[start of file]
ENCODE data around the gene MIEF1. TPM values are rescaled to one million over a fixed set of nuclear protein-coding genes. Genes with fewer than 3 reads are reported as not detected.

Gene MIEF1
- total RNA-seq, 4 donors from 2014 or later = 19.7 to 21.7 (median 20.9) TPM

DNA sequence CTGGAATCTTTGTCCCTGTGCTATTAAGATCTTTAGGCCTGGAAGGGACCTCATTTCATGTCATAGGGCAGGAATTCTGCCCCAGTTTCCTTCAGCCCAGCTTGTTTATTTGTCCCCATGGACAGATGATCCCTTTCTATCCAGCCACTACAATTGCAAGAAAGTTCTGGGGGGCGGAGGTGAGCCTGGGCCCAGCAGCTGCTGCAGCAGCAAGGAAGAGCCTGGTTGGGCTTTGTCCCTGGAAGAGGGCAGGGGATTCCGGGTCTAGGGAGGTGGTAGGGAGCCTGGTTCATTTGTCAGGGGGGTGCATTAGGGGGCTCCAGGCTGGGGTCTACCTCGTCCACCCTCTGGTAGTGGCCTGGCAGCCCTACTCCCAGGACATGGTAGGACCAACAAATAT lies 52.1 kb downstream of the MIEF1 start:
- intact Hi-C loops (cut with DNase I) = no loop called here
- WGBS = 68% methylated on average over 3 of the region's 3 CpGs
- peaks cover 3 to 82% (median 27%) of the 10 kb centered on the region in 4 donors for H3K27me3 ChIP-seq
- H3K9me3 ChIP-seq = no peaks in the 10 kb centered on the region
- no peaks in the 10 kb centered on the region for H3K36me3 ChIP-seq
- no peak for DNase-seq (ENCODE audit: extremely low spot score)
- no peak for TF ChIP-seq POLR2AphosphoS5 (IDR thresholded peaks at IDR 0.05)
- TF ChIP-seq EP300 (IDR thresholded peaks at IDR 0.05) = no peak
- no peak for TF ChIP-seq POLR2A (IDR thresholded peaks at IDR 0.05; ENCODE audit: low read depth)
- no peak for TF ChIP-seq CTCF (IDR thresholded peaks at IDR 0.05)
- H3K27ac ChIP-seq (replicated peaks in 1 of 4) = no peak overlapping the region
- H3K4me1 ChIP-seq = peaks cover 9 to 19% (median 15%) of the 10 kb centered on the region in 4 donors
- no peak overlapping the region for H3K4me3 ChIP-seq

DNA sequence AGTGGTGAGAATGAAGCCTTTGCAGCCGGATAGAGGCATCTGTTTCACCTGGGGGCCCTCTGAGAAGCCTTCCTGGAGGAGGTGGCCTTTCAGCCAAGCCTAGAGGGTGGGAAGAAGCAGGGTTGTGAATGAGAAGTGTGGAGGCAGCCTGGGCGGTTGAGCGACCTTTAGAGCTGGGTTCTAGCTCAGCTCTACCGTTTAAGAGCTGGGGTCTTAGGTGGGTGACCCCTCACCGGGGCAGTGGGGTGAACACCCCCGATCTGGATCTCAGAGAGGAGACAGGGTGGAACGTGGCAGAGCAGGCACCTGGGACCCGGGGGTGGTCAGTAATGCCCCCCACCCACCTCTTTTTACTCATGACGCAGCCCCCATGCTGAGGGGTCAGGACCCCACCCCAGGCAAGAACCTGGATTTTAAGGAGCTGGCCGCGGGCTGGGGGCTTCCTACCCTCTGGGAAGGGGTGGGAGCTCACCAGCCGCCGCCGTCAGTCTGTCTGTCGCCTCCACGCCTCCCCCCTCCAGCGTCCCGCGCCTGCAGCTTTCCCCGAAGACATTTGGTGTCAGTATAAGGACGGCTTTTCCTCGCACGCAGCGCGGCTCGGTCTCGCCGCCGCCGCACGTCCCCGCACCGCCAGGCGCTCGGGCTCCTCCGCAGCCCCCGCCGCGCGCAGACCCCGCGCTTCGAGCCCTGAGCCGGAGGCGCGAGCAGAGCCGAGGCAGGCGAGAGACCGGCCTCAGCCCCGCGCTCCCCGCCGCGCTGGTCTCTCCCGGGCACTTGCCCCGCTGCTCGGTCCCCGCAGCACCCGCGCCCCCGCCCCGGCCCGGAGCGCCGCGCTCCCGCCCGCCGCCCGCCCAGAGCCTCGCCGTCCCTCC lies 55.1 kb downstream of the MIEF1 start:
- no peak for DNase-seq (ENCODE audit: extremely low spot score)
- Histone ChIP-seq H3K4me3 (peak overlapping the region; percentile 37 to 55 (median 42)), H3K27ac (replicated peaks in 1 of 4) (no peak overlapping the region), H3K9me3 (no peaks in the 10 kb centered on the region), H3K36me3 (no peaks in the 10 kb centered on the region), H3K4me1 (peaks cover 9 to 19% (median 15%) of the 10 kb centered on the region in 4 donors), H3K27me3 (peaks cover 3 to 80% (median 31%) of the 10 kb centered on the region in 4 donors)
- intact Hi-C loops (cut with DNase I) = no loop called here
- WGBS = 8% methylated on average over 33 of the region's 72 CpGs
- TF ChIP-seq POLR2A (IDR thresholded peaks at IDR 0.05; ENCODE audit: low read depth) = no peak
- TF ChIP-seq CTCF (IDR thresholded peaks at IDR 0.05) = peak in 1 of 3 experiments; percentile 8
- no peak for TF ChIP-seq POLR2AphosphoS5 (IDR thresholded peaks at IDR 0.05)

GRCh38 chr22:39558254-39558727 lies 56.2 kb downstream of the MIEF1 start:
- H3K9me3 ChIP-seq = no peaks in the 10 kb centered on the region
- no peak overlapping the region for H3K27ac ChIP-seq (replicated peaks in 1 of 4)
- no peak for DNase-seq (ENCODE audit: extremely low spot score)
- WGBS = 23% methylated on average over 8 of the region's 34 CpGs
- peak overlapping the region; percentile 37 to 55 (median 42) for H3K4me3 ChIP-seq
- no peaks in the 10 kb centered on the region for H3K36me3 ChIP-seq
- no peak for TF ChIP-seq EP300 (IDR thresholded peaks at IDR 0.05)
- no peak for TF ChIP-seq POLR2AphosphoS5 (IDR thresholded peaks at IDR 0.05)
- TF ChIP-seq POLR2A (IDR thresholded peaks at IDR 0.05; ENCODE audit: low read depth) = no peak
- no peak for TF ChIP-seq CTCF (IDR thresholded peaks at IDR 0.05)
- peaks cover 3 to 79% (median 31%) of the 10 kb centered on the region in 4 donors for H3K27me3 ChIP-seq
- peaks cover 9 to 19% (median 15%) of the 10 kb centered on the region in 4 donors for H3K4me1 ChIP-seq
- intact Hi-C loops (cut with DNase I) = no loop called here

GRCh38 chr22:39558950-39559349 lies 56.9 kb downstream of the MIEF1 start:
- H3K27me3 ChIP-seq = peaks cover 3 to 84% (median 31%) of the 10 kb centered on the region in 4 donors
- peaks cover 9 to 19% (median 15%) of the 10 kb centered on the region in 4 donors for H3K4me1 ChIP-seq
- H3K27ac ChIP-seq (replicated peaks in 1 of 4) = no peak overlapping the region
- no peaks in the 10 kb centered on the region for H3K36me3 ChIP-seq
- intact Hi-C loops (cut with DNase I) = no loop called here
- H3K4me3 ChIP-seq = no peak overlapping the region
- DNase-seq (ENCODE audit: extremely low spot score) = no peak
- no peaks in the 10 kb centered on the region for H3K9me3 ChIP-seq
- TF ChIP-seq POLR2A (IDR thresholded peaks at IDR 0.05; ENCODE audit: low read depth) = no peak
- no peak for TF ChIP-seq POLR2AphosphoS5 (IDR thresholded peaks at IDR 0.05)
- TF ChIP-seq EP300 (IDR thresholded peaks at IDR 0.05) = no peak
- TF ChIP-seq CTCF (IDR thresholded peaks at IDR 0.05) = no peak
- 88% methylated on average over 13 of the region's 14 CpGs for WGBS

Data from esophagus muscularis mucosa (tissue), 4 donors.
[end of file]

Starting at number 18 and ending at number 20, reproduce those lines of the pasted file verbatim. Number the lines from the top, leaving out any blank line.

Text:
DNA sequence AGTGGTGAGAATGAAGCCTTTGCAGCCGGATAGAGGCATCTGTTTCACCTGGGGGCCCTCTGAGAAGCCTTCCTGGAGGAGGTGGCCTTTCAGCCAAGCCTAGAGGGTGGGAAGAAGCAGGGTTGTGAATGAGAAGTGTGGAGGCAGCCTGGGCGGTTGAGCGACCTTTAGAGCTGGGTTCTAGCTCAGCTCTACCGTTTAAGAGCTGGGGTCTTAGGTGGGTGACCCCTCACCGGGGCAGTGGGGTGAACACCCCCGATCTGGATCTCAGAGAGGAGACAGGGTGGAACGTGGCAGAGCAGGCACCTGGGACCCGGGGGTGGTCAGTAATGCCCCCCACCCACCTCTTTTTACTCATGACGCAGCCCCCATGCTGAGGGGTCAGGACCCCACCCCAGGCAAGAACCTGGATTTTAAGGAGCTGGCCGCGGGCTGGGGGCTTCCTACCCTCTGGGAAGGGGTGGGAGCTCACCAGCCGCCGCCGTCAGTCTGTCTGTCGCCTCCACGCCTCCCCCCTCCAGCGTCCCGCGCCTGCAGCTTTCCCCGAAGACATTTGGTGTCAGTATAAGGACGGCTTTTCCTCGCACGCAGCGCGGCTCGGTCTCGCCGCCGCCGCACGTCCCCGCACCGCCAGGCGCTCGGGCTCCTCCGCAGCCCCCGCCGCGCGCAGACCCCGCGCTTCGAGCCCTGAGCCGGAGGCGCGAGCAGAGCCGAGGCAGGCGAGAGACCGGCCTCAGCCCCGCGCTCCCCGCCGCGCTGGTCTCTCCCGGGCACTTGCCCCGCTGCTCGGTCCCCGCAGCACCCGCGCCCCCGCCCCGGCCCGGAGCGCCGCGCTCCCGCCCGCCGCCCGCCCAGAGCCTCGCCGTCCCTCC lies 55.1 kb downstream of the MIEF1 start:
- no peak for DNase-seq (ENCODE audit: extremely low spot score)
- Histone ChIP-seq H3K4me3 (peak overlapping the region; percentile 37 to 55 (median 42)), H3K27ac (replicated peaks in 1 of 4) (no peak overlapping the region), H3K9me3 (no peaks in the 10 kb centered on the region), H3K36me3 (no peaks in the 10 kb centered on the region), H3K4me1 (peaks cover 9 to 19% (median 15%) of the 10 kb centered on the region in 4 donors), H3K27me3 (peaks cover 3 to 80% (median 31%) of the 10 kb centered on the region in 4 donors)